Michael Grupe, senior vice president of research and investment affairs at the National Association of Real Estate Investment Trusts, a trade association based in Washington, offered this appraisal of the problems facing REITs:
"My general sense is that widespread dividend cuts are unlikely. I think we should expect to see somewhat weaker earnings growth because of a weak economy. But I do not expect to see that weakness in earnings growth result in significant or widespread cuts to dividends."
In 1999, Grupe noted, earnings growth among REITs averaged about 10 percent. In 2000 that dropped to 8 percent, and in 2001 it fell to about 5 percent. In recent quarters, he said, the earnings growth had dropped to 1 or 2 percent, and some forecasts for next year are even lower.
Nevertheless, he said, REITs are still making money. "Just because the economy weakens," he noted, "it doesn't necessarily mean that all of that weakness immediately translates into the earnings of that company. It translates into the earnings as those rental contracts roll over."
Steve Sakwa, first vice president and head of REIT research at Merrill Lynch & Co., follows about 60 companies. "I would think generally, for most of the companies we cover, we believe the dividends are safe," Sakwa said. But "if business conditions continue to deteriorate . . . maybe a year from now, we'll have a different answer for you."
While the prices of REIT stocks have declined in recent months, the REITs fared much better this year than the major market indicators. The S&P 500-stock index fell 28.1 percent during the first nine months of this year. The Nasdaq composite index lost 39.9 percent. The NAREIT composite index, made up of 177 stocks, fell 8.82 percent in the third quarter but rose 4.28 percent in the first nine months.
Also, during the third quarter, the 156 mutual funds that invest in REITs fell 8.98 percent. But the funds gained 3.03 percent for the first nine months of this year, according to Lipper Analytical.
There is reason to be optimistic about the outlook for REITs, says Richard Imperiale, author of "Real Estate Investment Trusts: New Strategies for Portfolio Management."
Imperiale is the manager of the Forward Uniplan Real Estate Securities Fund, a $22 million fund based in Milwaukee that invests in 40 REITs and real estate companies.
"This real estate cycle ended differently than previous cycles," Imperiale said. "Most cycles end with a big supply of properties -- call it overbuilding -- that floods the market and causes values to go down. In this cycle, the markets were very stable, there wasn't a lot of excess supply and the demand just faded away. I would say that if the economy were to uptick just modestly, that would translate into a fairly quick tightening of the real estate market." That, in turn, would help REITs increase their income, he noted.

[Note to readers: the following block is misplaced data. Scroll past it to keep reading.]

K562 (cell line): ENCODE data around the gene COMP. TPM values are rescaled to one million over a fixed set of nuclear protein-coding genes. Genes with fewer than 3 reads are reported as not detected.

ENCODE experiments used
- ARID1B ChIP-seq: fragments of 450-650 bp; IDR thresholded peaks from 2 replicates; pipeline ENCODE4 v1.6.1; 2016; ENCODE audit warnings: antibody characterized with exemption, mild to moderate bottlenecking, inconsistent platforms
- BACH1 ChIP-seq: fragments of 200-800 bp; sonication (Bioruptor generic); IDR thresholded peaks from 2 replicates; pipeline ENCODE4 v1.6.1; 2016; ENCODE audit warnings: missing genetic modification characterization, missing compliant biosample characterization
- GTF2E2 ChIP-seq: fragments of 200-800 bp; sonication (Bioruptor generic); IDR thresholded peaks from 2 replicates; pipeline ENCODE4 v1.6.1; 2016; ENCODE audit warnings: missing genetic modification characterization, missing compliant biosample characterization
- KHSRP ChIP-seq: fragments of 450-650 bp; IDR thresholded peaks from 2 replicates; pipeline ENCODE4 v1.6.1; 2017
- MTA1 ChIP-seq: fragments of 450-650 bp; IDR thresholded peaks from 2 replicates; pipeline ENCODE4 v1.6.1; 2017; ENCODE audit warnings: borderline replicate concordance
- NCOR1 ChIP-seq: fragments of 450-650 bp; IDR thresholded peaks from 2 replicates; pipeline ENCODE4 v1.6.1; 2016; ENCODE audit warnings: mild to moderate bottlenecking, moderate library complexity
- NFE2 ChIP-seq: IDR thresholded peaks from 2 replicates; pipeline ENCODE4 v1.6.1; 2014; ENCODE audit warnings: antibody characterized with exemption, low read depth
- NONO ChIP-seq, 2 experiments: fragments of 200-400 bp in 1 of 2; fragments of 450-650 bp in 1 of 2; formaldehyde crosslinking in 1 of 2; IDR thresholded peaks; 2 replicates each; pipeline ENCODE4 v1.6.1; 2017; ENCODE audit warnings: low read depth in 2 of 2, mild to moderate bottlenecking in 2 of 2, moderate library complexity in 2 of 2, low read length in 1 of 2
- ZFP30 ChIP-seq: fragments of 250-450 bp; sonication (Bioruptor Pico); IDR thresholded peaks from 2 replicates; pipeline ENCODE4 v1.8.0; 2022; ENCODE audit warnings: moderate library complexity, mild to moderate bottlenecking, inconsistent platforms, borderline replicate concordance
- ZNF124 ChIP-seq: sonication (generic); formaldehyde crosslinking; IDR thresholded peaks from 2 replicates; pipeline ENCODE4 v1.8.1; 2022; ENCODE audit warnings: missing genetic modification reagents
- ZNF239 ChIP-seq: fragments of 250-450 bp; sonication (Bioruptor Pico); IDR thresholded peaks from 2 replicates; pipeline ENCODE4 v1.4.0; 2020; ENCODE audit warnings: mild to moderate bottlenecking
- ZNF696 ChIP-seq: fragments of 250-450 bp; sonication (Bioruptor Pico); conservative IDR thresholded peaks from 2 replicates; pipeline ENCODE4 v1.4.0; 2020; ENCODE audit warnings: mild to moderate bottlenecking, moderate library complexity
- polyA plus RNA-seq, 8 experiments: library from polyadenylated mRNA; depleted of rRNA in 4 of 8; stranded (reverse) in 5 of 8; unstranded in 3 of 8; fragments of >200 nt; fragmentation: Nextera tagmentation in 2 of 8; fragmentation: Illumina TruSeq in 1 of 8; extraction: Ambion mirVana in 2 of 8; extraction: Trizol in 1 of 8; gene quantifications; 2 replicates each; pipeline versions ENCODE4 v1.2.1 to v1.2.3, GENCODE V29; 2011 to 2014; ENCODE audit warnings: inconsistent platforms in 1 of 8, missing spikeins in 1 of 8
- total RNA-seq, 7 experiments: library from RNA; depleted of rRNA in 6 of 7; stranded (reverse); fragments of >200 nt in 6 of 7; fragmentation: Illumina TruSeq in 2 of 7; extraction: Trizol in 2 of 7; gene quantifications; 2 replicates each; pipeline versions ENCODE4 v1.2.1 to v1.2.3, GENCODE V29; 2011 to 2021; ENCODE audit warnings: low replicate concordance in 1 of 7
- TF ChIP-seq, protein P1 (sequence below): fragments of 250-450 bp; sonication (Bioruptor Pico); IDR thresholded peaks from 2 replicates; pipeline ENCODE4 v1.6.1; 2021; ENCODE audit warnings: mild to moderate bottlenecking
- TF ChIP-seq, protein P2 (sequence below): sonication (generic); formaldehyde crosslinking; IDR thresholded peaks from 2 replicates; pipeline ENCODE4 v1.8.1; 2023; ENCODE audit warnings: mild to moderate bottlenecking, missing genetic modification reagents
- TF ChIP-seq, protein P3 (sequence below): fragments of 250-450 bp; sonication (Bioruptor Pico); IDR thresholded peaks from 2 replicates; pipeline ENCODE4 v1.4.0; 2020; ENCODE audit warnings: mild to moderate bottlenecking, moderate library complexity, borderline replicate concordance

As for possible dividend cuts, Imperiale said, he thought most dividends are "fairly safe" until the end of the year. "The fortunes of the REITs will rise or fall on what the economic outlook for 2003 appears to be."
REIT analysts and investors rely on various numbers for clues to the safety of REIT dividends. They look at a REIT's dividend yield and at its total return -- the dividend plus the gain or loss in the stock price. They also look at the payout ratio -- the percentage of a company's earnings that it pays out in dividends.
In most cases, industry observers say, dividend payout ratios in the 60 to 70 percent range are considered reasonable. The current national average is 68 percent. Ratios above 90 percent are seen as more risky. "The higher it goes, the more likely it is to be cut," said Sakwa of Merrill Lynch. He also said it is a mistake for investors to buy REIT stocks simply because they pay the highest yields.
"While they produce high current income," Sakwa said, "there's no free lunch. People should be cognizant that there is a high yield on some of these stocks for a reason." And if a company is forced to cut its dividend, Sakwa suggested, its stock is likely to fall and investors could lose a chunk of their principal.
Investors interested in investing in REITs can find additional information in various publications and at several Web sites. A number of studies, including one by Ibbotson Associates Inc., a Chicago research firm, shows that when REITs are added to a typical stock and bond portfolio, they increase the portfolio's return and lower its risk. For individual investors, analysts suggest 5 to 10 percent of their savings in REITs.
David M. Lee, manager of the T. Rowe Price Real Estate Fund, called REITs "a very good diversifying agent" because they perform differently from both corporate stocks and bonds.
So, is this a good time or bad time to invest in REITs?
In my view, it is always a good time to diversify your portfolio and obtain a flow of long-term income, providing you can stay invested for at least five years. With REIT stocks down from their midyear highs, the shares are cheaper now than they were. But be warned. If 2003 is a bad year for the economy and for REIT dividends, the stocks could go a lot lower before they go higher.
So, if you invest in REITs, try to relax about what happens to your stocks in the short term. As Gus Sauter, managing director of the Vanguard REIT Index Fund, told me: "Things are never as good as they look during a bull market. They're never as bad as they look during a bear market."
Stan Hinden can be reached at email@example.com.